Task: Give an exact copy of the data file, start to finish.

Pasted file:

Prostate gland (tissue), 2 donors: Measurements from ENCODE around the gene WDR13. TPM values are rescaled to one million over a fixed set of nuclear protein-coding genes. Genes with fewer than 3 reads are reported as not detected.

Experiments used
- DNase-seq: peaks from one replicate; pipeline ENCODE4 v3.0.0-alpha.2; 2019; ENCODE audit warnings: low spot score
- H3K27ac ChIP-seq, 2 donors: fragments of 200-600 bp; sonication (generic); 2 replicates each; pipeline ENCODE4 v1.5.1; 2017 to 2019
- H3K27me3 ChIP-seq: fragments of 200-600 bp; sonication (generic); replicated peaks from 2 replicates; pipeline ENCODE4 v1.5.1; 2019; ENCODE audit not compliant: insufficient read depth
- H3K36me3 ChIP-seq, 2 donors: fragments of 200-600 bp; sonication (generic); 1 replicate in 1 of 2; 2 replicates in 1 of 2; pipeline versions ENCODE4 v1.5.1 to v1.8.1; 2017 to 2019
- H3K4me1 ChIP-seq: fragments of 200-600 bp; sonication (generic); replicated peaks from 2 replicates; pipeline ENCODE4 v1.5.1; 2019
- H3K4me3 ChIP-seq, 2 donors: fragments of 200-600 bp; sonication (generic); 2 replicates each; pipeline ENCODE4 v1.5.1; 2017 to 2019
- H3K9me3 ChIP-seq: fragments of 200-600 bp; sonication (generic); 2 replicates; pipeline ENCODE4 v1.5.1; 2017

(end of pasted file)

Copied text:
Prostate gland (tissue), 2 donors: Measurements from ENCODE around the gene WDR13. TPM values are rescaled to one million over a fixed set of nuclear protein-coding genes. Genes with fewer than 3 reads are reported as not detected.

Experiments used
- DNase-seq: peaks from one replicate; pipeline ENCODE4 v3.0.0-alpha.2; 2019; ENCODE audit warnings: low spot score
- H3K27ac ChIP-seq, 2 donors: fragments of 200-600 bp; sonication (generic); 2 replicates each; pipeline ENCODE4 v1.5.1; 2017 to 2019
- H3K27me3 ChIP-seq: fragments of 200-600 bp; sonication (generic); replicated peaks from 2 replicates; pipeline ENCODE4 v1.5.1; 2019; ENCODE audit not compliant: insufficient read depth
- H3K36me3 ChIP-seq, 2 donors: fragments of 200-600 bp; sonication (generic); 1 replicate in 1 of 2; 2 replicates in 1 of 2; pipeline versions ENCODE4 v1.5.1 to v1.8.1; 2017 to 2019
- H3K4me1 ChIP-seq: fragments of 200-600 bp; sonication (generic); replicated peaks from 2 replicates; pipeline ENCODE4 v1.5.1; 2019
- H3K4me3 ChIP-seq, 2 donors: fragments of 200-600 bp; sonication (generic); 2 replicates each; pipeline ENCODE4 v1.5.1; 2017 to 2019
- H3K9me3 ChIP-seq: fragments of 200-600 bp; sonication (generic); 2 replicates; pipeline ENCODE4 v1.5.1; 2017